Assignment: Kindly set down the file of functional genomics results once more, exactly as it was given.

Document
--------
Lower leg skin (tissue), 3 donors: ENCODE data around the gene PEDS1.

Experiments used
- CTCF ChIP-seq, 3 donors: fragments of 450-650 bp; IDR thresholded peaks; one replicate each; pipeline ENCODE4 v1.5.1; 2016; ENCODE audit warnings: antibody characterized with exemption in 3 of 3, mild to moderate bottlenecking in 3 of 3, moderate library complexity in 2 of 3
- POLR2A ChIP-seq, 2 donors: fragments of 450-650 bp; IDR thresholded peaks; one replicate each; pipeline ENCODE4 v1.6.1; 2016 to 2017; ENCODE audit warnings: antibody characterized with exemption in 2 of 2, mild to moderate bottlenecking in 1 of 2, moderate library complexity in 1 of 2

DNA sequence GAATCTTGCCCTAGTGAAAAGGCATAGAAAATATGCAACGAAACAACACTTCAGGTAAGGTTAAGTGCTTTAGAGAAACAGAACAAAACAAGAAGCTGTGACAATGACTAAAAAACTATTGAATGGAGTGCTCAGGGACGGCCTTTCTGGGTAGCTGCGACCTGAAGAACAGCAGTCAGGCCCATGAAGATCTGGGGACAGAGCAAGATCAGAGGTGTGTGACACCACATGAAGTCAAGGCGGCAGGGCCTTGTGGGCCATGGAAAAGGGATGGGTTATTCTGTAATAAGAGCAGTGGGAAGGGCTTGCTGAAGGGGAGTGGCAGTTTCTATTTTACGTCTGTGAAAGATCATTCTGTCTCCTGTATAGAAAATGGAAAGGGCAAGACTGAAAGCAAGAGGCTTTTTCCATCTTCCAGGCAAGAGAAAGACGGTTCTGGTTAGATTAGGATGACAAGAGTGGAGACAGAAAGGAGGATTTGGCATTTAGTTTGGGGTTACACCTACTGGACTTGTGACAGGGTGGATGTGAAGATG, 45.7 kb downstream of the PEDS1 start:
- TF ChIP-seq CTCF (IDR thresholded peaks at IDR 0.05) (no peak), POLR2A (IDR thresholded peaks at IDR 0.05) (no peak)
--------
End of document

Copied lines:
Lower leg skin (tissue), 3 donors: ENCODE data around the gene PEDS1.

Experiments used
- CTCF ChIP-seq, 3 donors: fragments of 450-650 bp; IDR thresholded peaks; one replicate each; pipeline ENCODE4 v1.5.1; 2016; ENCODE audit warnings: antibody characterized with exemption in 3 of 3, mild to moderate bottlenecking in 3 of 3, moderate library complexity in 2 of 3
- POLR2A ChIP-seq, 2 donors: fragments of 450-650 bp; IDR thresholded peaks; one replicate each; pipeline ENCODE4 v1.6.1; 2016 to 2017; ENCODE audit warnings: antibody characterized with exemption in 2 of 2, mild to moderate bottlenecking in 1 of 2, moderate library complexity in 1 of 2

DNA sequence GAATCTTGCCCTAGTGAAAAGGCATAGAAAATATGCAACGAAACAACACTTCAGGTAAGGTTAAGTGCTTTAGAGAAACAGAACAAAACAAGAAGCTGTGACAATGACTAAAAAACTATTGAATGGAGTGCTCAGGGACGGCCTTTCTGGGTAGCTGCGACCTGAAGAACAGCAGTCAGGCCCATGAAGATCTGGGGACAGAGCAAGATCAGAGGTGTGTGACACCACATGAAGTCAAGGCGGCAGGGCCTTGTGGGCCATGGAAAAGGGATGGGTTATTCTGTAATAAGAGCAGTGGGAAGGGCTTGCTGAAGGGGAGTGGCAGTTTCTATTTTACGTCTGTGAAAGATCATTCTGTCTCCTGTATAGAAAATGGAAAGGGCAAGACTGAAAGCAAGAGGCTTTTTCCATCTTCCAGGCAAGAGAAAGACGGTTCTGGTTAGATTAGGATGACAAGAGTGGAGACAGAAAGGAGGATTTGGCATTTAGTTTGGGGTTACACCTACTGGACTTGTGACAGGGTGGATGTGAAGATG, 45.7 kb downstream of the PEDS1 start:
- TF ChIP-seq CTCF (IDR thresholded peaks at IDR 0.05) (no peak), POLR2A (IDR thresholded peaks at IDR 0.05) (no peak)